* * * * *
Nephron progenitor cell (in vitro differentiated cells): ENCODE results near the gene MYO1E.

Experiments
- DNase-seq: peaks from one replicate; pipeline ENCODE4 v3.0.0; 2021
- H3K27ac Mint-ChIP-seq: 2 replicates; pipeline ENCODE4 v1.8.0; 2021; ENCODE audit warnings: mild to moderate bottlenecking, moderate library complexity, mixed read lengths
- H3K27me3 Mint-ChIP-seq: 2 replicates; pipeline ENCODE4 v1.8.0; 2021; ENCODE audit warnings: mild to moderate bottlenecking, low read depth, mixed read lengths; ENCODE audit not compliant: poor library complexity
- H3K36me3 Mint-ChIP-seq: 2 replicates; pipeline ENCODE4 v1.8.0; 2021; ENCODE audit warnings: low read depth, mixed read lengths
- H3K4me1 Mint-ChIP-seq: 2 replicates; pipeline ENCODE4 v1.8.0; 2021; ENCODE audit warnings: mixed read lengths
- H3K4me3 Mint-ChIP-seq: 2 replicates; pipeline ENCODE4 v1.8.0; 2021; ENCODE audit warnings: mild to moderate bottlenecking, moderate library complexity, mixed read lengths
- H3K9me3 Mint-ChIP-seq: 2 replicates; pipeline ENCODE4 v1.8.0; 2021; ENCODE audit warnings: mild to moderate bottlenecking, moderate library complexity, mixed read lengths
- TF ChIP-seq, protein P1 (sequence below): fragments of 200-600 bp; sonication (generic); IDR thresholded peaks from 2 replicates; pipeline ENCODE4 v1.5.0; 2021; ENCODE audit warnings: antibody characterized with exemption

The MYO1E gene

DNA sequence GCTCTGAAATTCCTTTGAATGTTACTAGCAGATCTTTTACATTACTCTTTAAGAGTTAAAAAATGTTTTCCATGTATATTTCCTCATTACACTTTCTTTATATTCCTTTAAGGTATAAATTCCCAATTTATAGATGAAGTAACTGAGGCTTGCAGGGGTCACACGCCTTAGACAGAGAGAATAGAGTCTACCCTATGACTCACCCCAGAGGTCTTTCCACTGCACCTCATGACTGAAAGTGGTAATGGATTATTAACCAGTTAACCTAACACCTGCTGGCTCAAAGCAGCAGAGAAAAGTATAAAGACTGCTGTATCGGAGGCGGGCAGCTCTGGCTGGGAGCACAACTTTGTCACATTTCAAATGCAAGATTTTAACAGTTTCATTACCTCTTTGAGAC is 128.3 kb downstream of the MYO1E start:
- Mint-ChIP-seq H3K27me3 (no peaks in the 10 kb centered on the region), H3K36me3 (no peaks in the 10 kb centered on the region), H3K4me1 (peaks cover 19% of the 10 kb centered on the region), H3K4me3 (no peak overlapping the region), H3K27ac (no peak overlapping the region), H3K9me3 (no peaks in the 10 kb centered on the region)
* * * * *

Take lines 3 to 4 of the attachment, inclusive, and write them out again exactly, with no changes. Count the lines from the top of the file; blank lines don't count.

- DNase-seq: peaks from one replicate; pipeline ENCODE4 v3.0.0; 2021
- H3K27ac Mint-ChIP-seq: 2 replicates; pipeline ENCODE4 v1.8.0; 2021; ENCODE audit warnings: mild to moderate bottlenecking, moderate library complexity, mixed read lengths